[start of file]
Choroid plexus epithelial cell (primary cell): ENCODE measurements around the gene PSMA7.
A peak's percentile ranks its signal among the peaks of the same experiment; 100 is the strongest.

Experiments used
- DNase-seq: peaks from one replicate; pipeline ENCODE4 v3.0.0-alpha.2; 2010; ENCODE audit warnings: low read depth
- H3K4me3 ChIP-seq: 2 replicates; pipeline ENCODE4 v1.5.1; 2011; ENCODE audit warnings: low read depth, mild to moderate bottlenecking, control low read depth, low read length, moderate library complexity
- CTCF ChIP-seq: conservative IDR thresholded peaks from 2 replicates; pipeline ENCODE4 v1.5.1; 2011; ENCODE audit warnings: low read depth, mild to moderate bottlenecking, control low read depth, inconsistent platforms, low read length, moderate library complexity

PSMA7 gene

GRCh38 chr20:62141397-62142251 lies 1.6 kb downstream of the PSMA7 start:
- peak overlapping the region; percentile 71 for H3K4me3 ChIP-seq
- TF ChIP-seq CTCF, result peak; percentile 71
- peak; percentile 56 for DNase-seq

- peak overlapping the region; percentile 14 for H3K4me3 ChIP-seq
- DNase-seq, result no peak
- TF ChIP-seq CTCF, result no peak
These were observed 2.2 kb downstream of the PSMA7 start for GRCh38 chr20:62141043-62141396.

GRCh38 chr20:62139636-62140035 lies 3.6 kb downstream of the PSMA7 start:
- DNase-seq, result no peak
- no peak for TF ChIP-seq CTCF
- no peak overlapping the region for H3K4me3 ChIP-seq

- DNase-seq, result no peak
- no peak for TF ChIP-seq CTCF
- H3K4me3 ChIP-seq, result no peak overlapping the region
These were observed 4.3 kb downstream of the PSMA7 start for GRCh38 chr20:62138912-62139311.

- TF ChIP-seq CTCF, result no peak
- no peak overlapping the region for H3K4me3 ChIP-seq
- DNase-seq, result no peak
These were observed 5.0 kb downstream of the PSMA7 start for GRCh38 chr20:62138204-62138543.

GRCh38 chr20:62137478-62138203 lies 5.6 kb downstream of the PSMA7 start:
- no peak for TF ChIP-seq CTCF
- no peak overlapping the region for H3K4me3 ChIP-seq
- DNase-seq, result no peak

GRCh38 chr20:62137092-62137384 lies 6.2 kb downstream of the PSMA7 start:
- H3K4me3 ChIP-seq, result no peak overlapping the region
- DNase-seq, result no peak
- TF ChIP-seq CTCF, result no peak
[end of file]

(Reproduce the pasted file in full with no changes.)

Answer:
Choroid plexus epithelial cell (primary cell): ENCODE measurements around the gene PSMA7.
A peak's percentile ranks its signal among the peaks of the same experiment; 100 is the strongest.

Experiments used
- DNase-seq: peaks from one replicate; pipeline ENCODE4 v3.0.0-alpha.2; 2010; ENCODE audit warnings: low read depth
- H3K4me3 ChIP-seq: 2 replicates; pipeline ENCODE4 v1.5.1; 2011; ENCODE audit warnings: low read depth, mild to moderate bottlenecking, control low read depth, low read length, moderate library complexity
- CTCF ChIP-seq: conservative IDR thresholded peaks from 2 replicates; pipeline ENCODE4 v1.5.1; 2011; ENCODE audit warnings: low read depth, mild to moderate bottlenecking, control low read depth, inconsistent platforms, low read length, moderate library complexity

PSMA7 gene

GRCh38 chr20:62141397-62142251 lies 1.6 kb downstream of the PSMA7 start:
- peak overlapping the region; percentile 71 for H3K4me3 ChIP-seq
- TF ChIP-seq CTCF, result peak; percentile 71
- peak; percentile 56 for DNase-seq

- peak overlapping the region; percentile 14 for H3K4me3 ChIP-seq
- DNase-seq, result no peak
- TF ChIP-seq CTCF, result no peak
These were observed 2.2 kb downstream of the PSMA7 start for GRCh38 chr20:62141043-62141396.

GRCh38 chr20:62139636-62140035 lies 3.6 kb downstream of the PSMA7 start:
- DNase-seq, result no peak
- no peak for TF ChIP-seq CTCF
- no peak overlapping the region for H3K4me3 ChIP-seq

- DNase-seq, result no peak
- no peak for TF ChIP-seq CTCF
- H3K4me3 ChIP-seq, result no peak overlapping the region
These were observed 4.3 kb downstream of the PSMA7 start for GRCh38 chr20:62138912-62139311.

- TF ChIP-seq CTCF, result no peak
- no peak overlapping the region for H3K4me3 ChIP-seq
- DNase-seq, result no peak
These were observed 5.0 kb downstream of the PSMA7 start for GRCh38 chr20:62138204-62138543.

GRCh38 chr20:62137478-62138203 lies 5.6 kb downstream of the PSMA7 start:
- no peak for TF ChIP-seq CTCF
- no peak overlapping the region for H3K4me3 ChIP-seq
- DNase-seq, result no peak

GRCh38 chr20:62137092-62137384 lies 6.2 kb downstream of the PSMA7 start:
- H3K4me3 ChIP-seq, result no peak overlapping the region
- DNase-seq, result no peak
- TF ChIP-seq CTCF, result no peak